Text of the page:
What do the different fates of H&M’s sub-brands say about China’s fast fashion market?

The story of Monki (a self-claimed storytelling brand under the Swedish fast-fashion clothing label H&M that offers competitive prices) in China seems to be coming to an end, with the brand issuing a notice on its flagship store on Tmall (China’s e-commerce giant), informing customers of the store closure on 1 April.

The brand’s storefronts on other social media like Dazhong Dianping (Chinese answer to TripAdvisor) and Xiaohongshu (a Chinese lifestyle-sharing platform) are also understood to be closing. Despite entering China in 2015, followed by a swift landing on the digital marketplace in 2016, as well as offline installations covering nine of China’s major cities including Beijing, Shanghai, Chengdu, and Shenzhen, the overall presence of Monki in China is weak.

In contrast, its sister brands also under H&M’s umbrella that are positioned as high-end, such as & Other Stories, have been growing their footprint in China at full speed. Launched in 2013, & Other Stories offers a wide range of shoes, accessories, beauty products, and ready-to-wear for women. The brand arrived in China in 2021, with its first store in Shanghai’s upscale shopping mall iAPM. In early February, the brand acquired its second storefront in Beijing Taikoo Li, speeding up its presence in the premium segment for the fast fashion market.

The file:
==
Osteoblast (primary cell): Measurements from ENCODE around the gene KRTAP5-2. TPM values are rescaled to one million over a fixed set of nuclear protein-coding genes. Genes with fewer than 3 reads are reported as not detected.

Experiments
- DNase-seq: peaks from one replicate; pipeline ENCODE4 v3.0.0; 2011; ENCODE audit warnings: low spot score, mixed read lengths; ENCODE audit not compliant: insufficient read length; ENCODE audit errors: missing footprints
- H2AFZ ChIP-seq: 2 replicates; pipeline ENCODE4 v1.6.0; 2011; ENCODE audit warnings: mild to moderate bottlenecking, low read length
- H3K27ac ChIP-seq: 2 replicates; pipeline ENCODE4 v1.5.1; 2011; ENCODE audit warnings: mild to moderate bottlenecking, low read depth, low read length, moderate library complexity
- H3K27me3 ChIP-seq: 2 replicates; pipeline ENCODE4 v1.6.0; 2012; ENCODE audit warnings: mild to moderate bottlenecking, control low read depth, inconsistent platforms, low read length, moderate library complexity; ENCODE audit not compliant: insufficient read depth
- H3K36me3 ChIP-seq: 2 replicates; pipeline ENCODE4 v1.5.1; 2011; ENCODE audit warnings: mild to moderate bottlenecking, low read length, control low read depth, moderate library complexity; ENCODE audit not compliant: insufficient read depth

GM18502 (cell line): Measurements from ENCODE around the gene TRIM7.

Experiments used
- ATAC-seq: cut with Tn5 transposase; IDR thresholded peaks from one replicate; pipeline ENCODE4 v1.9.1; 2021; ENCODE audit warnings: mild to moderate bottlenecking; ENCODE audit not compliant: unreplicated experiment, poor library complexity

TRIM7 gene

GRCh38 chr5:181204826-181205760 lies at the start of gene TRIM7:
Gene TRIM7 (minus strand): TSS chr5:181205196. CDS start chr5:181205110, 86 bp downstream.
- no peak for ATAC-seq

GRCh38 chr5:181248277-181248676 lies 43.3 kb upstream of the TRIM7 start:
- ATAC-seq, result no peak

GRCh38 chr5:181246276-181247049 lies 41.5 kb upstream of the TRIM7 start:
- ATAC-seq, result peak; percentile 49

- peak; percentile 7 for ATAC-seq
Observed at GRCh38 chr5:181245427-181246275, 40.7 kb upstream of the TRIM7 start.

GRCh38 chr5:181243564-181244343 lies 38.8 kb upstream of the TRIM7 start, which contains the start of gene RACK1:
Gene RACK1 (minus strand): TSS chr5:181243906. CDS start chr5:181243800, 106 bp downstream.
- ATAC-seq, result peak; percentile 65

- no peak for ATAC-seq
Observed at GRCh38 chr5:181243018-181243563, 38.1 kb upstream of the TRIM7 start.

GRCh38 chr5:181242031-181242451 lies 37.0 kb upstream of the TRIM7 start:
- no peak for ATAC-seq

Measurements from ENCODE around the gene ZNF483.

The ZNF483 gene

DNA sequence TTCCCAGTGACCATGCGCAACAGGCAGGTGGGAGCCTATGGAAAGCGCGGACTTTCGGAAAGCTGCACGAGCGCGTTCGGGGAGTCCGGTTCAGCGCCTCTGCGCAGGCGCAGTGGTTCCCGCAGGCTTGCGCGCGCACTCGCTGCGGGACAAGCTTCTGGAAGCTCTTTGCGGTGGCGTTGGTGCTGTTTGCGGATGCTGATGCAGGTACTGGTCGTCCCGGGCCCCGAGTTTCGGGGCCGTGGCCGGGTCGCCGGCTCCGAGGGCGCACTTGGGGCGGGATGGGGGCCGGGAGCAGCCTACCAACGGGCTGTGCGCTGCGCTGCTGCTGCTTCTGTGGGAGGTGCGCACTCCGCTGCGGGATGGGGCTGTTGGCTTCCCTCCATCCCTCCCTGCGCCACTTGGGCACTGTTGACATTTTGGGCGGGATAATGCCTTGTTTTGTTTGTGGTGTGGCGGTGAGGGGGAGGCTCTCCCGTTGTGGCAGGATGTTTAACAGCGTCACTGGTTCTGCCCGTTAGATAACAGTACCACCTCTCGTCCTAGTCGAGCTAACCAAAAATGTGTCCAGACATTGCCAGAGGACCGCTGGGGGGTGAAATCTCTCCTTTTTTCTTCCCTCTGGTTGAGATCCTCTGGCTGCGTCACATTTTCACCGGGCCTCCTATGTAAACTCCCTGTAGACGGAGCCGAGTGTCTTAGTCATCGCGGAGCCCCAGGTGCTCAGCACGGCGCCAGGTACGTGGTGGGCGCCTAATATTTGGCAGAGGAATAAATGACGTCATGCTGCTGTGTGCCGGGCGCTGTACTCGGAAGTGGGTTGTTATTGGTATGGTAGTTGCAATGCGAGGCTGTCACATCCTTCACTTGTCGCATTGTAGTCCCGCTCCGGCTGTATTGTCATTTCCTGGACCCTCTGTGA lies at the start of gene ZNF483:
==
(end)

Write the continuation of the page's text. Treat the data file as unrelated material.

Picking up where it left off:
Although the approaches the two sisters have adopted to penetrate the Chinese market are similar, the difference in targeted consumer segments has led to the opposing fates. Monki prides itself on its “competitive price” but is losing its competitive edge with more global players rushing into the market, leveraging local supply chains, and using digitalised commercial strategies. The rise of online fast fashion brands like SHEIN has also weakened Monki’s status in China.

While more control has fallen onto consumers in an oversupplied market, the brand fails to win over its target audience – China’s Gen Z, owing to its ordinary designs that don’t fit the image of fast fashion, and therefore, rarely impress the young generation who are always looking for something new.

In the meantime, with the ongoing trade-up in the market that is driven by China’s young consumers, cheap fast-fashion products are gradually losing ground and better-quality products are pursued even at a higher cost. The shift in demographics of consumers and behaviours that come with it has resulted in an overall market upgrade and brands who are still playing by the old strategy will naturally lose the game.


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